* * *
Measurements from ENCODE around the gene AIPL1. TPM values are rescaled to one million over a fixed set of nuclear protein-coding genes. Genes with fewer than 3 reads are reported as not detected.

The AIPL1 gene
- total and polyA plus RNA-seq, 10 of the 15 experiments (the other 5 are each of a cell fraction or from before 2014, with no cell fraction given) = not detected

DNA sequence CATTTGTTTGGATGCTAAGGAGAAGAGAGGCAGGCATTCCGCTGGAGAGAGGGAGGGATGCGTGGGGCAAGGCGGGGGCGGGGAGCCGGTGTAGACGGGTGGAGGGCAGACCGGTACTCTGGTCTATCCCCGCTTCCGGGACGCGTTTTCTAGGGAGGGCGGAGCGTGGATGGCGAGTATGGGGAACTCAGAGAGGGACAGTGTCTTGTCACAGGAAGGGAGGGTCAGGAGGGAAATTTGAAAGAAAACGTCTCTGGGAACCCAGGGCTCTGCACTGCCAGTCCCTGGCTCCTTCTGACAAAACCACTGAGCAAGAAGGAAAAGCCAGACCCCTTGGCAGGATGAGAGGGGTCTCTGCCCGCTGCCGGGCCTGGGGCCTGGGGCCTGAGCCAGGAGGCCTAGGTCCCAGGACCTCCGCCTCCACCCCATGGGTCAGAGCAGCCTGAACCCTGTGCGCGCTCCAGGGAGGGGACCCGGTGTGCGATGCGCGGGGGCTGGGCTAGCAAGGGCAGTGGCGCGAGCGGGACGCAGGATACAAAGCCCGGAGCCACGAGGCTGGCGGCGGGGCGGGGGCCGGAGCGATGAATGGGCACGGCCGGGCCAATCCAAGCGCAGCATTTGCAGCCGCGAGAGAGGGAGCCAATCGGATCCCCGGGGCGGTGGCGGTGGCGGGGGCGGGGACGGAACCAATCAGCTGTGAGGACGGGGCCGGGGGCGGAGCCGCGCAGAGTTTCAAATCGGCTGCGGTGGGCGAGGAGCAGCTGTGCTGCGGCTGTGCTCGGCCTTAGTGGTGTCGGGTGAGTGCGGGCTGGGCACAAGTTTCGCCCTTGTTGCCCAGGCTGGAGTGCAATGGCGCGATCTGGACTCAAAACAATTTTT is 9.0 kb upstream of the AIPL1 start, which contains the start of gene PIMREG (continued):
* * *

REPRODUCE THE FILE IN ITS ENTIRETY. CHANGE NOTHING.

Measurements from ENCODE around the gene AIPL1. TPM values are rescaled to one million over a fixed set of nuclear protein-coding genes. Genes with fewer than 3 reads are reported as not detected.

The AIPL1 gene
- total and polyA plus RNA-seq, 10 of the 15 experiments (the other 5 are each of a cell fraction or from before 2014, with no cell fraction given) = not detected

DNA sequence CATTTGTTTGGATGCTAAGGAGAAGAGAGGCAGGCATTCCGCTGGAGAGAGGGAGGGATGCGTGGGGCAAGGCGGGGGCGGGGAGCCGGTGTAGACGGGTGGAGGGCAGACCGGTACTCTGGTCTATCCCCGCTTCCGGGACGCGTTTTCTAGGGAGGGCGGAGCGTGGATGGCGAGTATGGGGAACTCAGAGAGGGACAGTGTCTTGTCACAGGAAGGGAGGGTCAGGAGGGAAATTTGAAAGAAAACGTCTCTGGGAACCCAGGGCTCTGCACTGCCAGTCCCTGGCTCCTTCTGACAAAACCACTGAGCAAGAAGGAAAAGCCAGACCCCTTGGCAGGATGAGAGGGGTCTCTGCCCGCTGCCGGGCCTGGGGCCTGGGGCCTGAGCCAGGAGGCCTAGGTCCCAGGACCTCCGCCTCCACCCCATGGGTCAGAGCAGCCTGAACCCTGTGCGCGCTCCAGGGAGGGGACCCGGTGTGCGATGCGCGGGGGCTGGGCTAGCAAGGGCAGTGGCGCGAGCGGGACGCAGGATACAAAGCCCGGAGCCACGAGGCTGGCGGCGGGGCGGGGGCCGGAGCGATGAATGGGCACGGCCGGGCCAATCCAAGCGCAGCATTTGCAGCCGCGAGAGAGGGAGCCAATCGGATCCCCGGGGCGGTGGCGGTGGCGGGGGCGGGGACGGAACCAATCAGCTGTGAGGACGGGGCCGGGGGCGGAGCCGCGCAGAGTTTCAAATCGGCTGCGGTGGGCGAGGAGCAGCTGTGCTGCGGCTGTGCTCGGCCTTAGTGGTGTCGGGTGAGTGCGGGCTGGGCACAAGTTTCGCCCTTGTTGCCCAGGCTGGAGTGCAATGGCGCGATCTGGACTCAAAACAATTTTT is 9.0 kb upstream of the AIPL1 start, which contains the start of gene PIMREG (continued):